This rather downbeat two-parter chronicles the crash and then reconstruction of the near-mortally wounded Steve Austin. He not only has to recover from the physical trauma of his accident, but also come to terms with the psychological implications of receiving a new left eye, which comes complete with zoom lens and night vision, two bionic legs that allow him to run at 60 mph and swim up to 35 knots, and a bionic right arm that can crush steel and lift a truck.
Wine, Women and War – Part I (47:01)
Wine, Women and War – Part II (46:55)
Steve must stop the oil-rich sheik and dictator Arlen Findletter (Eric Braeden) from selling a missile of mass destruction and a hi-tech U.S. submarine to the highest bidder.
Guest stars include the stunning Britt Ekland (Man with the Golden Gun, 1974) as Russian agent Katrina Volana and her Bolshevik partner, David McCallum (Invisible Man series, 1975) as Alexi Kaslov.
The Solid Gold Kidnapping – Part I (47:02)
The Solid Gold Kidnapping – Part II (47:07)
An American ambassador is being held for ransom within the ruins of an ancient Mayan temple. It’s up to Steve Austin to rescue the ambassador and bring the culprits to justice before they take another diplomat hostage.
Keen-eyed Bewitched fans will recognise David White, who played Darrin’s boss Larry Tate, as the kidnapped Ambassador Scott.
Population Zero (48:50)
A disgruntled ex-government scientist wipes out a small town with a deadly virus. When the scientist demands $10m or he will destroy the population of another town, Steve is given the assignment to capture him before he acts out his threat.
Survival of the Fittest (48:40)
Oscar is intimidated by conspirators while attempting to negotiate a deal with Russian diplomats. The warnings become all too real when the plane Oscar and Steve are traveling in crashes and the conspirators try and murder them both.
Operation Firefly (47:41)
When the inventor of a portable laser projector is kidnapped, Steve uses the assistance of the scientist’s psychic daughter to track him down.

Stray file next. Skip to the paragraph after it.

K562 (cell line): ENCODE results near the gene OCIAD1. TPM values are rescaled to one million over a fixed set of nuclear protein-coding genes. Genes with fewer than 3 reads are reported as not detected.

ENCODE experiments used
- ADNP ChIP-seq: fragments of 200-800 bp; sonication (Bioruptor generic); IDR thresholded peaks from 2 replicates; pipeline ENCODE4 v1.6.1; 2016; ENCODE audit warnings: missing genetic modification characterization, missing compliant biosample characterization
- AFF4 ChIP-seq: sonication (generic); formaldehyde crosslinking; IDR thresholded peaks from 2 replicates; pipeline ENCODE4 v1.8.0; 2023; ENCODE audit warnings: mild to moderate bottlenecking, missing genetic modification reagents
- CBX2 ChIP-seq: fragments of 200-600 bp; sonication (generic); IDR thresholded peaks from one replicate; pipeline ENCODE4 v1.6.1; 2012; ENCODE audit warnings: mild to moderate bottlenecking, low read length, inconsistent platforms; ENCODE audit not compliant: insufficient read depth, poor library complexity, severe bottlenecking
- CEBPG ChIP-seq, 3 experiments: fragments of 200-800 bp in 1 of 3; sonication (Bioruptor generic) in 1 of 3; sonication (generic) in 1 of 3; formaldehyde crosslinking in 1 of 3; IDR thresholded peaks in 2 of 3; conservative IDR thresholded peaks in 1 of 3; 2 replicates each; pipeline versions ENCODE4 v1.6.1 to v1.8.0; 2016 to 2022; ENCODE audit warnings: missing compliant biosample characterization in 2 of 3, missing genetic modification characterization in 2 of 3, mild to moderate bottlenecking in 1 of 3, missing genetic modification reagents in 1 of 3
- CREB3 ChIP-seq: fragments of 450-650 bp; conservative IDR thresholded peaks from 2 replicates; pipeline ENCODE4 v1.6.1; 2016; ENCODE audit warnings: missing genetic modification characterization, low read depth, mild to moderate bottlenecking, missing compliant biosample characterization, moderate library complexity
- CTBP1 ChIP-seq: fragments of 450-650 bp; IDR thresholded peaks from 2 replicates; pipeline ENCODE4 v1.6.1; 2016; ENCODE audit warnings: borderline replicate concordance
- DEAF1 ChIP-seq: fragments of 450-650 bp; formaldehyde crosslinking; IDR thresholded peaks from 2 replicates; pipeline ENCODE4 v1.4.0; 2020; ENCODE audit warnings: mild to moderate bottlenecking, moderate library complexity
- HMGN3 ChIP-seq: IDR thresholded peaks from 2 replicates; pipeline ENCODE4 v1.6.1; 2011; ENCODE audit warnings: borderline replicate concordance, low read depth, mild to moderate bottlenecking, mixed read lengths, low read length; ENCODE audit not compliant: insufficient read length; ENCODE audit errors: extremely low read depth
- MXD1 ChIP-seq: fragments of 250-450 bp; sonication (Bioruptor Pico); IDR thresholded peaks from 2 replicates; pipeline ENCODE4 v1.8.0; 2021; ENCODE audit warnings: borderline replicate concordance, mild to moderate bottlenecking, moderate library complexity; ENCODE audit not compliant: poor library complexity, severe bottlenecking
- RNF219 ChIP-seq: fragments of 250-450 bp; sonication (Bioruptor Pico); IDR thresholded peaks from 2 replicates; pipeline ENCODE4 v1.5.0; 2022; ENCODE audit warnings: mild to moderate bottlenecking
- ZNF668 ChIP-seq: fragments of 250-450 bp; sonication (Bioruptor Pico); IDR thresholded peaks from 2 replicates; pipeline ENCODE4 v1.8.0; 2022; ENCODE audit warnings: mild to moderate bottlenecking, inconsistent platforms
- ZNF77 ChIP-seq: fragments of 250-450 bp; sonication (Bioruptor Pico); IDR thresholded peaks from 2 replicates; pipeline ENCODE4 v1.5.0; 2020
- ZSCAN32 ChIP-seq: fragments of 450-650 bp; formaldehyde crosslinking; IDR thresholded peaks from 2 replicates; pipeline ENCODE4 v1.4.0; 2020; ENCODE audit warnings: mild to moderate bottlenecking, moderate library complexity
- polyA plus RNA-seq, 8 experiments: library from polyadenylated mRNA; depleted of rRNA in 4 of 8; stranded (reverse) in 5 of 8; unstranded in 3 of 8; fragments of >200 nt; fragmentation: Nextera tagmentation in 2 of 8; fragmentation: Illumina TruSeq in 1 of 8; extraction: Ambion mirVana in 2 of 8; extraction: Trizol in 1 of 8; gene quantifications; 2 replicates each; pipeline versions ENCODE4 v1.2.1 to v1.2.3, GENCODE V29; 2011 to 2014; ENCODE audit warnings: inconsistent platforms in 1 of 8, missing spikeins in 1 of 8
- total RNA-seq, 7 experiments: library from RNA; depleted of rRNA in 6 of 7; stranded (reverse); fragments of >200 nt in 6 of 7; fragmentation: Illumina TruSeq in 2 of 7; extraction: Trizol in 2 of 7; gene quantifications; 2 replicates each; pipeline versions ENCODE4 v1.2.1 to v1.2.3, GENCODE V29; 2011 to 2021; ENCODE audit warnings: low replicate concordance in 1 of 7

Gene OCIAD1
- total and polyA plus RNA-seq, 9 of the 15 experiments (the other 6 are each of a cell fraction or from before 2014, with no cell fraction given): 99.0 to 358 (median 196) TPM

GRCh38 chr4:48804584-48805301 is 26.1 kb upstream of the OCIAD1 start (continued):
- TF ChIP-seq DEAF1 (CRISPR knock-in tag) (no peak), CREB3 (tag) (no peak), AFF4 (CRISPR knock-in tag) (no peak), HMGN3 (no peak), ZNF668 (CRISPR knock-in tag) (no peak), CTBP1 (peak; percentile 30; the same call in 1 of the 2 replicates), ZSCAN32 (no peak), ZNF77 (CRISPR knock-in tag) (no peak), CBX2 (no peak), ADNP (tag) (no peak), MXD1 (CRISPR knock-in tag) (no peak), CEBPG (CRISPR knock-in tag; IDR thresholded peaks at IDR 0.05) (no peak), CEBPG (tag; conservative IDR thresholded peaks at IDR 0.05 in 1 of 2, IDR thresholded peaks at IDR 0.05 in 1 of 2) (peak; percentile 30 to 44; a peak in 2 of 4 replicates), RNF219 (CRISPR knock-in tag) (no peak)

Day of the Robot (48:47)
Attempting to gain access to a new anti-missile device, enemy agents abduct a scientist and replace him with a robot clone. It’s up to Steve to expose the imposter and discover the whereabouts of the real scientist.
Little Orphan Airplane (48:25)
The United Nations Treaty is under threat when Steve is sent to locate and rescue a pilot shot down by conspirators.
Doomsday, and Counting (48:18)
In a race against time, Steve must avert a catastrophe after an earthquake buries a Russian Colonel beneath the rubble of a nuclear weapons plant.
Eyewitness to Murder (48:16)
Following an attempt on the life of a witness during the trial of a high profile member of the mafia, Steve has to use his bionic powers to stop the mob from getting a second chance.
The Rescue of Athena One (48:16)
Steve is rocketed into space to rescue two astronauts trapped inside a malfunctioning space craft.
Dr. Wells is Missing (48:48)
When bionic engineer Dr Rudy Wells is kidnapped by an international ring of conspirators, Steve has to rescue him before Dr Wells is forced into building the criminals their own bionic man.
The Last of the Fourth of Julys (48:41)
Steve is called in to foil the attempts of a terrorist, who has already tried to assassinate a delegation of prime ministers at an international meeting in Paris.
Burning Bright (48:56)
After being exposed to high levels of electrical activity during a space mission, an astronaut colleague of Steve’s develops strange mental abilities which allow him to communicate with dolphins.
Fans of the original Star Trek series will get a kick out of seeing William Shatner emote his way through this episode.